I knew my child was not a ‘bad’ child, I knew something was not quite right for her to make her behave like that. That is why I was glad, yes glad, when she got diagnosed because I was not going mad, I did know my child. You do not want the label just to get a label. The ‘label’ is the diagnosis, from a professional to help be the best parent to your child. To understand what they need from us as parents. To understand my role in helping them.
Below I have listed some things I have now learnt. They may or may not work for you, I am simply sharing what I have learnt.
Things I wish I had known sooner
1 Firstly, I think it is so important that you remember your child is not doing this to you deliberately. They do not want to ignore and embarrass you. My favourite book at the moment is, ‘The Explosive Child’. A child will do well if they can. I know it’s hard. Believe me, I really do. But try to remember this when they are at their worst. They are not deliberately making your life this hard. It is as frustrating to them as it is to you. Once this is in your head, it makes it far easier to be a little more patient.
I cannot tell you the number of times I have felt totally disrespected. I have never sworn at my parents or done half the things my kids have to me. At first, I thought that was because I was a shite parent and had not instilled it in them. Now I realise it’s not, although believe me I still get many days when I think I am a shite parent! Also remember, our children do not have the skills essential for attention and behaviour. They cannot help this.
2 Children with ADHD often have incredibly low self-esteem, which I know my daughter has. They always feel like they are letting you down, not good enough, ‘thick’ as my daughter would say. My daughter constantly says, not joking, 30-50 x a day, ‘love you’, needing me to immediately respond back with ‘I love you’. It breaks my heart that she must ask this so often. Am I letting her down, does she not feel loved? I just persevere and tell her constantly how amazing she is, how clever, and how proud I am of her. I literally saturate her in positives. Whatever it takes. Point out all their positives as often as you can
3 Talk about ADHD do not pretend it is not there. Seriously, let them know they have it and it’s fine! There is nothing wrong with it, there is nothing to be ashamed of, they just have to approach things a different way, as do you. I talk openly to my daughter and her siblings, do not make it into a bad thing just something we can always talk about.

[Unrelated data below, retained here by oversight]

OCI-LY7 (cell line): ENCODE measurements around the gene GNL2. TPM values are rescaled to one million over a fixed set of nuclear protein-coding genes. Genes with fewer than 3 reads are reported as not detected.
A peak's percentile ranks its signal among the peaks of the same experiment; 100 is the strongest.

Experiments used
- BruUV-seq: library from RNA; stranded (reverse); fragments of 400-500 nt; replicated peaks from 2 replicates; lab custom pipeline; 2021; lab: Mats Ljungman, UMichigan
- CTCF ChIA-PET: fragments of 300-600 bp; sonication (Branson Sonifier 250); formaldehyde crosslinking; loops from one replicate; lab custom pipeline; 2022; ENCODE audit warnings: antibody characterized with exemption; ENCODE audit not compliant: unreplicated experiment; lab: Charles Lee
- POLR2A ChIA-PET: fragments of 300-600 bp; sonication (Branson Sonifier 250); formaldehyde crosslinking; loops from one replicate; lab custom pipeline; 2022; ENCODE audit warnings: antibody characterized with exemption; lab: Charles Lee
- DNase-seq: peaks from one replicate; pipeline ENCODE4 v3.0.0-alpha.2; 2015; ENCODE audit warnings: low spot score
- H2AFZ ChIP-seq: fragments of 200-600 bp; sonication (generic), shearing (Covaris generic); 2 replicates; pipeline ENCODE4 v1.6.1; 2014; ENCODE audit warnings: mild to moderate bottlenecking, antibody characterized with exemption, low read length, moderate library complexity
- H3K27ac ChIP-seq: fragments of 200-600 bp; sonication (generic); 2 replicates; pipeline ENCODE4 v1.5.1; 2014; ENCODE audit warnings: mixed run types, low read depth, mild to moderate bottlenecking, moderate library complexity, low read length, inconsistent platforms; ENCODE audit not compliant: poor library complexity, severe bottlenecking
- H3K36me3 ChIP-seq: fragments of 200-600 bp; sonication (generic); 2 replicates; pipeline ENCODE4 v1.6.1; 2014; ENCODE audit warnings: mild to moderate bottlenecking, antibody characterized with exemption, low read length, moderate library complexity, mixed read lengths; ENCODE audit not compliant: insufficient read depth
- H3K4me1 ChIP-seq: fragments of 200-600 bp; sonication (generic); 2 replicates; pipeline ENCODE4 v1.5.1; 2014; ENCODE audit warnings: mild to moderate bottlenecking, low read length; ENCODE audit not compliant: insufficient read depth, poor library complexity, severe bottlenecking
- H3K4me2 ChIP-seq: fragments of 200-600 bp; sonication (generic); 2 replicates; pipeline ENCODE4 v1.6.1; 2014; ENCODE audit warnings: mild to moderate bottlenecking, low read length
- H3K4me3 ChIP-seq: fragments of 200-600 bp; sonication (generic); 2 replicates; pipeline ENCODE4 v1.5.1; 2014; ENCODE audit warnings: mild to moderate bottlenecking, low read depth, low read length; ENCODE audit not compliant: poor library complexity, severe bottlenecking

4 Read up on ADHD. Learn how it is going to impact your child. Every child is so different, try to note things that are applicable to them. For instance, my daughter hates timers, but my son works well with one. Learn what works for your child. There are so many books out there, sometimes you can feel swamped. Join an online forum and ask for book recommendations. I have a private FB group for parents, see below. I also love doing the free courses with ADDvance. Once you understand ADHD more you will feel better knowing how to best help. Even if you pick up one or two tips that are applicable to your child it is worth it.
5 Do set boundaries. Having ADHD does not mean they get away with everything! They still must have rules. I would totally not sweat the small stuff. Obviously, that’s rubbish when you have siblings. My daughters’ twin does not always get why she gets away with stuff and he does not. Just take time to explain to them. They will get it. This does not mean they get away with things that are important to you. For instance, I hate swearing. My daughter seems to love it when angry. When in her red mist, I ignore it, but any other time I come crashing down on it! Decide which behaviours are deal breakers for you and your family. Make sure you are consistent with this. Allowing it one day and not the next is really confusing for any child.
6 Try to work with your school. I truly hope you can. My daughters’ first school just did not ‘get it’ and it was painful how they treated her and me. However, I do know there are some amazing schools out there and if you support each other it will really help.
7 Children with ADHD work far better with positive reinforcement rather than punishment. Set a goal, make it achievable. To say to a child with ADHD that if they behave all day, they will get blah blah is too long. You are setting them up for a fail. Break down the day into chunks. Even if they are rewarded for a chunk with a star and so many stars lead to something special, they will be far more likely to try. If you are good on this car journey; if we go around the supermarket calmly, we can go to the park. Privileges and praise are much better than toys or food/sweets.
Obviously, there will be times when there will be a consequence for certain actions. I have had to learn when my daughter is being naughty like any child as opposed to it being linked to ADHD! Pick your consequences in advance so they know. Taking an electronic device away than no park is probably more effective! Always put in place the consequence immediately. Do not say next Thursday your phone will be taken off you, they will not understand come Thursday what they did!
8 Routine. You have probably heard this a thousand times, but this really does help. When a child with ADHD knows what is coming next, they are less likely to fight it. Routine helps all kids so it’s not difficult to implement in a household. Having certain meals on certain nights can be fun too. My kids know Saturday night is takeaway night and Wednesday night is snack tea night!
It is funny because my kids from such an early age took turns in running the bath straight after tea. It just became a thing.
One particularly cold and dark night recently, they came in from school tired, so I decided to do an early tea. At 4 o’clock. Straight after my son went upstairs, ran the bath and they were all in bed by five-thirty! Ha! I did not like to correct them 😉.